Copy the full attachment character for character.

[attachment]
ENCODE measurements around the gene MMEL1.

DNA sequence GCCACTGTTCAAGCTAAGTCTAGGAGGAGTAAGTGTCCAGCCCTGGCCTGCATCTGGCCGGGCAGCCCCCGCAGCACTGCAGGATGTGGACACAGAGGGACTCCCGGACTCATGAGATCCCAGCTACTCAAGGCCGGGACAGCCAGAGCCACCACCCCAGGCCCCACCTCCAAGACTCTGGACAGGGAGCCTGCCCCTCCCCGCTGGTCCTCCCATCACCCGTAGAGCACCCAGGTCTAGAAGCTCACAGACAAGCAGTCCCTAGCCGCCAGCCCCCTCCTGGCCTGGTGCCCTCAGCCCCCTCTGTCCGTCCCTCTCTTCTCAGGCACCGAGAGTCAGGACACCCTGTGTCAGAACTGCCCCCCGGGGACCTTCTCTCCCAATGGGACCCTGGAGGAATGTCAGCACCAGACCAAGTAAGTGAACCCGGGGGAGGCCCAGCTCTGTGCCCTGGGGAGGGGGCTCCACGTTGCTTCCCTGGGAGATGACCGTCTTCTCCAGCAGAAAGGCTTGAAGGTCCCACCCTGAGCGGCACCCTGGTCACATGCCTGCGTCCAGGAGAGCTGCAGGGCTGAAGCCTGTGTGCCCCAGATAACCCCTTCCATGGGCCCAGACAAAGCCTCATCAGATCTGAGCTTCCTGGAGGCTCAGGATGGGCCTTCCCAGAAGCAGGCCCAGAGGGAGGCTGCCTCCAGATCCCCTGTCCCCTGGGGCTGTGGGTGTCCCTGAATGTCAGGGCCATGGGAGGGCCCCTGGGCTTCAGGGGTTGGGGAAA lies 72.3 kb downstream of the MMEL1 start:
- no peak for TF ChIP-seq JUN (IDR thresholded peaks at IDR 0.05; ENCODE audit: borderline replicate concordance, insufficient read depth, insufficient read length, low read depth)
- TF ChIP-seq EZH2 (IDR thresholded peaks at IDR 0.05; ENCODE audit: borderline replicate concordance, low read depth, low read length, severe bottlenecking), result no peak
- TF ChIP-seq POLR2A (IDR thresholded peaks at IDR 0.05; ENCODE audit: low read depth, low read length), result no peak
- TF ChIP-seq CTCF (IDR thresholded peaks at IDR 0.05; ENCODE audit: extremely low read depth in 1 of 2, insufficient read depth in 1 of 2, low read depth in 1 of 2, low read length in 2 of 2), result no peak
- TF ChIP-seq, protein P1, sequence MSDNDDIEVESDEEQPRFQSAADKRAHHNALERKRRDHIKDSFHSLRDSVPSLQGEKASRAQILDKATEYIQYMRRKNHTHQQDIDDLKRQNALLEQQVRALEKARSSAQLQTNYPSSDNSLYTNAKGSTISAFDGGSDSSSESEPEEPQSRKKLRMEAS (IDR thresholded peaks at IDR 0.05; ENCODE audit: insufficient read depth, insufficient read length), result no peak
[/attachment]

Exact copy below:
ENCODE measurements around the gene MMEL1.

DNA sequence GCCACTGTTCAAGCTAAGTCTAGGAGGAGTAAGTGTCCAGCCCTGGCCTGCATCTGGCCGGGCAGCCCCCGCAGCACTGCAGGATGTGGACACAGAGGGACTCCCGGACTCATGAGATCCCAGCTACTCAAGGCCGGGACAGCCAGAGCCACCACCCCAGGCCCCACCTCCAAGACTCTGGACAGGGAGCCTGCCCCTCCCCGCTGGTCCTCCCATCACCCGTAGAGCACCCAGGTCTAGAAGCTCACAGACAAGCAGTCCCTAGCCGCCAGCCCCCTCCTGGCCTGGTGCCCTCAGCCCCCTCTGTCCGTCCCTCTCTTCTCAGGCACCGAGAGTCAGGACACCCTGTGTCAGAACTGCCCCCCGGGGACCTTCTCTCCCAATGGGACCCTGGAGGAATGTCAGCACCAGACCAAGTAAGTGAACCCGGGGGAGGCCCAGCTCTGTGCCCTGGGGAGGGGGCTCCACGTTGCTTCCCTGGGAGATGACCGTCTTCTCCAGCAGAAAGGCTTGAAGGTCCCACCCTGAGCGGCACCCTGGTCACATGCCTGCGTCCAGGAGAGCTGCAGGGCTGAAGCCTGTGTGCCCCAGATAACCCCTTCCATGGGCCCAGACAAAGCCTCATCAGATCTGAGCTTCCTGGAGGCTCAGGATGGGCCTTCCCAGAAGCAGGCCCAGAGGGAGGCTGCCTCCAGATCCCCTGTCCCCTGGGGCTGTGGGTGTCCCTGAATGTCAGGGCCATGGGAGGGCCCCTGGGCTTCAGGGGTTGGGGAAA lies 72.3 kb downstream of the MMEL1 start:
- no peak for TF ChIP-seq JUN (IDR thresholded peaks at IDR 0.05; ENCODE audit: borderline replicate concordance, insufficient read depth, insufficient read length, low read depth)
- TF ChIP-seq EZH2 (IDR thresholded peaks at IDR 0.05; ENCODE audit: borderline replicate concordance, low read depth, low read length, severe bottlenecking), result no peak
- TF ChIP-seq POLR2A (IDR thresholded peaks at IDR 0.05; ENCODE audit: low read depth, low read length), result no peak
- TF ChIP-seq CTCF (IDR thresholded peaks at IDR 0.05; ENCODE audit: extremely low read depth in 1 of 2, insufficient read depth in 1 of 2, low read depth in 1 of 2, low read length in 2 of 2), result no peak
- TF ChIP-seq, protein P1, sequence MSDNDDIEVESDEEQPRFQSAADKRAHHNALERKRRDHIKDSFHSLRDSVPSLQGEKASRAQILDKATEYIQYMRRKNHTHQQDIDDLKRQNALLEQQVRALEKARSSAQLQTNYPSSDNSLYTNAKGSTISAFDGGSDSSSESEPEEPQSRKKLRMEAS (IDR thresholded peaks at IDR 0.05; ENCODE audit: insufficient read depth, insufficient read length), result no peak